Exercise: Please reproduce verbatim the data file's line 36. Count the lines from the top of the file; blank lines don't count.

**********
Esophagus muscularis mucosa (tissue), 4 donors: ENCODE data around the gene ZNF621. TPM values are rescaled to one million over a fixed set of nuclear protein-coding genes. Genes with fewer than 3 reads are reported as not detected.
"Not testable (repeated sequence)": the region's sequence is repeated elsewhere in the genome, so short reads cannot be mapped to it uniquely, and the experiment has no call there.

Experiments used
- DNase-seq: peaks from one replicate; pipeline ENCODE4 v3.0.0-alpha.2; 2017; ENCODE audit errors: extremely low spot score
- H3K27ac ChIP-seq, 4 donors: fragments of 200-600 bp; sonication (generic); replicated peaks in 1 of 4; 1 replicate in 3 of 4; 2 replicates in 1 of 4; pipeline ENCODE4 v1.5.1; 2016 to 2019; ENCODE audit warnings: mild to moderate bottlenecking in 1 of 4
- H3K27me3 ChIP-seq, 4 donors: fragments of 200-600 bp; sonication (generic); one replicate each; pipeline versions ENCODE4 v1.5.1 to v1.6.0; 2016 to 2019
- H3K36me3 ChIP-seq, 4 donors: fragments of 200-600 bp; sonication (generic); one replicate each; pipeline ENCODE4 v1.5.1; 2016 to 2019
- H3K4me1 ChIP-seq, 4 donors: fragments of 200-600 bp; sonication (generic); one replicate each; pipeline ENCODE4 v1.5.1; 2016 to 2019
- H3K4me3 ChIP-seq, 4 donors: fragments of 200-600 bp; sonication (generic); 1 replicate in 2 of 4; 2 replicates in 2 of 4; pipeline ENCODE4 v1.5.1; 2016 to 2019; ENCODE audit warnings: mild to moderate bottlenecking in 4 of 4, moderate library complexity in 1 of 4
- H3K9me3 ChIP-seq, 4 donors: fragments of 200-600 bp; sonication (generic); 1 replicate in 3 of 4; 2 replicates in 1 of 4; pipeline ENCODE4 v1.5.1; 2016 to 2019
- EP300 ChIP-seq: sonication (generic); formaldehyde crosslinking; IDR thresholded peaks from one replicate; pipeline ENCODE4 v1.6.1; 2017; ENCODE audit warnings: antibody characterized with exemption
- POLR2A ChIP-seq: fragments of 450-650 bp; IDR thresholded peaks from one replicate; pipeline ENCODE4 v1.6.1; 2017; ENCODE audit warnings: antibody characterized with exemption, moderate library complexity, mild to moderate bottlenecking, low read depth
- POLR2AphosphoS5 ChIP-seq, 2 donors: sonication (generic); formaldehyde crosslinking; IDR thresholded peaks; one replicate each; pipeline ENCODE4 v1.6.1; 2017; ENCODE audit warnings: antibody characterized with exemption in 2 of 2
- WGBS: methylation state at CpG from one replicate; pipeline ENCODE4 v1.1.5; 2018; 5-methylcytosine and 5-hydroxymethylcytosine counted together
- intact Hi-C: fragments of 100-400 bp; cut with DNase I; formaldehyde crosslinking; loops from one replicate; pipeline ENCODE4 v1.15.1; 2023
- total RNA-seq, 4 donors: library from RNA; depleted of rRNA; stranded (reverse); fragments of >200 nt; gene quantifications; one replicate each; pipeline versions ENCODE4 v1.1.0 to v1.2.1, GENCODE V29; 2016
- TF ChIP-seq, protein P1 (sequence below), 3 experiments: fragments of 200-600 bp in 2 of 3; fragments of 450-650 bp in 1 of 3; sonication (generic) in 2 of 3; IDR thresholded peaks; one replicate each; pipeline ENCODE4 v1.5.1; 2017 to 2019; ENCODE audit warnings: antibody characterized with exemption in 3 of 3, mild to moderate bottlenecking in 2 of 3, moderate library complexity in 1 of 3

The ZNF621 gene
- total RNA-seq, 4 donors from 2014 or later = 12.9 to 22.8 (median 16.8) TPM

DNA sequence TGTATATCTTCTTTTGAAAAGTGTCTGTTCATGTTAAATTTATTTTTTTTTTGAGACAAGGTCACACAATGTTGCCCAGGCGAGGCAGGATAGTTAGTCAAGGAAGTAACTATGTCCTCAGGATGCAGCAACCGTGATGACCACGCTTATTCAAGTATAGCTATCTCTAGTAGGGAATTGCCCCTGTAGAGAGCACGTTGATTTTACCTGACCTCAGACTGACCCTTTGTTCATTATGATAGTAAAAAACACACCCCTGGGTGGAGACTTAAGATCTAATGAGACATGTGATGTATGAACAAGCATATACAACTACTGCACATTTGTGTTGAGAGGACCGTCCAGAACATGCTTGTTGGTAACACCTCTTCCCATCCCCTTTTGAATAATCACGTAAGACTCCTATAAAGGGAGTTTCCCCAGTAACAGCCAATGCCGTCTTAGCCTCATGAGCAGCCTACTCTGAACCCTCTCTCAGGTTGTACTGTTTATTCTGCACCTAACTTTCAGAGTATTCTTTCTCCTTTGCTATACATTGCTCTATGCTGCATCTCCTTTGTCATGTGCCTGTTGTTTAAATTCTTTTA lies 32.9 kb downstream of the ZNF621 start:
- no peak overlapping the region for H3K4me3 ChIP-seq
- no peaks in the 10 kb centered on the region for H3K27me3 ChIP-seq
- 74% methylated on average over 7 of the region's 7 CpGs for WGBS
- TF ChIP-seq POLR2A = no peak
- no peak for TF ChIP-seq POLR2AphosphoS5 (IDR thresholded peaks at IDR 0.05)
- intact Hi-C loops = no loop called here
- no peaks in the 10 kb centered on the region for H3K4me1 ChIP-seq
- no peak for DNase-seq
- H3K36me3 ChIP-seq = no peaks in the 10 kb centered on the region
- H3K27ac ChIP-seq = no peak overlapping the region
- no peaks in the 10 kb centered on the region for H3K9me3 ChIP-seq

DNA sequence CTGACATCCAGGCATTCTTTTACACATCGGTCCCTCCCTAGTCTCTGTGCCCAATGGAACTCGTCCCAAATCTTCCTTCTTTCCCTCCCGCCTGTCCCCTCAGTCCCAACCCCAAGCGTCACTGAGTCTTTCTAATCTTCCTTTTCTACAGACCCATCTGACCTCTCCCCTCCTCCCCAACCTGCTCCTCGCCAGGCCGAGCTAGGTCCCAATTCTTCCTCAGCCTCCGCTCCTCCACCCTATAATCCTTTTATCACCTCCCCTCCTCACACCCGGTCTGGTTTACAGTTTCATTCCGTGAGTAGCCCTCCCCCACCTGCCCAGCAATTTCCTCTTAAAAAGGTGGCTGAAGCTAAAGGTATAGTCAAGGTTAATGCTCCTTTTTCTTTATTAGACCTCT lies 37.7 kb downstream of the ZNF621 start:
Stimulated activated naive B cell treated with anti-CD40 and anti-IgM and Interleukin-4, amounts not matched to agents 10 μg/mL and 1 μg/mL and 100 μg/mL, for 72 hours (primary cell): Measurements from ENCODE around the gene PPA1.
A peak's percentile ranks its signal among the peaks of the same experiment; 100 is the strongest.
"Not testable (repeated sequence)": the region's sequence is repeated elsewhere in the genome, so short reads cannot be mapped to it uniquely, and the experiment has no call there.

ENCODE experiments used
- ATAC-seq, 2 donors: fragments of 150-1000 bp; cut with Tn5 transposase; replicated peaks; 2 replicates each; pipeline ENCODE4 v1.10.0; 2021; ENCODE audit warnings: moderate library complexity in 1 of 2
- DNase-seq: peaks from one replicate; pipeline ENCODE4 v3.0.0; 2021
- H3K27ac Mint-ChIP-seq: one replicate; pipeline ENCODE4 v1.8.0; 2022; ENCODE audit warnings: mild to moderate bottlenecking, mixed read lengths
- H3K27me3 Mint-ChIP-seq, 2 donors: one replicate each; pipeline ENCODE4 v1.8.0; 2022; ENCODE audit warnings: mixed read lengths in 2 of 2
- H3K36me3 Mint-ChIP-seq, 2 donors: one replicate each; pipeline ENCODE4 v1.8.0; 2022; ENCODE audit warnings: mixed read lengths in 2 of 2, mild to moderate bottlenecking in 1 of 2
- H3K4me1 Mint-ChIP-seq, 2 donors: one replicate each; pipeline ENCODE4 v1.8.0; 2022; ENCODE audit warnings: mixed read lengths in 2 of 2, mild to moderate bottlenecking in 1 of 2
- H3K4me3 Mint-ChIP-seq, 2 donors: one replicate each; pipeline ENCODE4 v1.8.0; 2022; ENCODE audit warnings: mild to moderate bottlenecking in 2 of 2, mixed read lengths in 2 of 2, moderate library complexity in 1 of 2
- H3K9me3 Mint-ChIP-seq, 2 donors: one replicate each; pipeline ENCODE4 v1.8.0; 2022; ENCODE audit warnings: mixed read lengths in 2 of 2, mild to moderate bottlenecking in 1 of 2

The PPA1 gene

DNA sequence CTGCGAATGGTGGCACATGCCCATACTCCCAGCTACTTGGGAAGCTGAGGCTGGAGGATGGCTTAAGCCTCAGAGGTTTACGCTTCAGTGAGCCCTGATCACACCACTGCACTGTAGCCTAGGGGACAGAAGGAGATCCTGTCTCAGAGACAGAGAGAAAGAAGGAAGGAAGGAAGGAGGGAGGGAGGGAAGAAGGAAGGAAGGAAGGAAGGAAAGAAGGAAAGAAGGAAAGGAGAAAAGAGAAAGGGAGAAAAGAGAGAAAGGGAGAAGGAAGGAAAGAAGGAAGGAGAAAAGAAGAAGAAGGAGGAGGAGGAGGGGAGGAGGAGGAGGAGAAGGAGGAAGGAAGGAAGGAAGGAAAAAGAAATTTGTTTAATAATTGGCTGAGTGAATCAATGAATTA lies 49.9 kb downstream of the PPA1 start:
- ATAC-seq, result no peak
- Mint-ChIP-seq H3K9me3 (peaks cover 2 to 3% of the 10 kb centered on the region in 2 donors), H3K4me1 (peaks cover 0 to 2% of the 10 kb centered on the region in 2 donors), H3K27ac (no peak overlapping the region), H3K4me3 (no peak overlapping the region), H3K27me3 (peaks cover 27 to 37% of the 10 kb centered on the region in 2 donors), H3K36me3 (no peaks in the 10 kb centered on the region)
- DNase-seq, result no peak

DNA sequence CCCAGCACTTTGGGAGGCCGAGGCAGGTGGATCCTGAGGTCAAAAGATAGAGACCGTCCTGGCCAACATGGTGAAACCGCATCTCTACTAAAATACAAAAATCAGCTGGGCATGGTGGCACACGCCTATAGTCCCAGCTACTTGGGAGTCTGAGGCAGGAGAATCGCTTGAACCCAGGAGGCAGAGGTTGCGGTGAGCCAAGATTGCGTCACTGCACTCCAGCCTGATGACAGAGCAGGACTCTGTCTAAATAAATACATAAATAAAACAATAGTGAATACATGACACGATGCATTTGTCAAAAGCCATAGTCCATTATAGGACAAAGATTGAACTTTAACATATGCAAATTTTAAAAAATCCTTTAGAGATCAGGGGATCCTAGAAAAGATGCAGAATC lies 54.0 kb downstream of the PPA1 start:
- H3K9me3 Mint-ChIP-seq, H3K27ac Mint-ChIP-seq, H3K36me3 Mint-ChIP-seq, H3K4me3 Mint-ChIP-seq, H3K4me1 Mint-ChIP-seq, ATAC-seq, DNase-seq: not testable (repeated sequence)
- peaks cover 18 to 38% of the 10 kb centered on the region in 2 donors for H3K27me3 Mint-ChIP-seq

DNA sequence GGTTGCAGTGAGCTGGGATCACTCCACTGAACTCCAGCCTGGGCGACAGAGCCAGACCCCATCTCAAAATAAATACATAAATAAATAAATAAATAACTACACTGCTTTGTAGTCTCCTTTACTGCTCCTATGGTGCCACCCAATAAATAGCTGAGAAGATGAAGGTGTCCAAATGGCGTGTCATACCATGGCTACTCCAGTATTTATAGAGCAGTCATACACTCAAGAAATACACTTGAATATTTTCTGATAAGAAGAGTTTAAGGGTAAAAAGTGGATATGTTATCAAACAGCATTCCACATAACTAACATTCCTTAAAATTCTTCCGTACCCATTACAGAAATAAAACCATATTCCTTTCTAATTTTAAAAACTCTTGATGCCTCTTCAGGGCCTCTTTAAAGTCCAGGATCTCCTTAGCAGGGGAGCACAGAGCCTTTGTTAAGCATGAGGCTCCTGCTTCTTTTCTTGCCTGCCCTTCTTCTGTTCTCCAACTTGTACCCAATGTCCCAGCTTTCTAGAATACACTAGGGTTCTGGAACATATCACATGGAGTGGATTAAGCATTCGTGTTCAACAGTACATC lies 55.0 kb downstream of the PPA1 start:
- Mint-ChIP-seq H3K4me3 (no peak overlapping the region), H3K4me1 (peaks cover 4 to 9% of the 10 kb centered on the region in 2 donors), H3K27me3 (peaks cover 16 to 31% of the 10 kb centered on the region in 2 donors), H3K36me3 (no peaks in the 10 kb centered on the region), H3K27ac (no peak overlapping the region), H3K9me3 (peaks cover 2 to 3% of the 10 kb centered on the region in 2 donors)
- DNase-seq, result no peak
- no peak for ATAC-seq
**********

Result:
ENCODE experiments used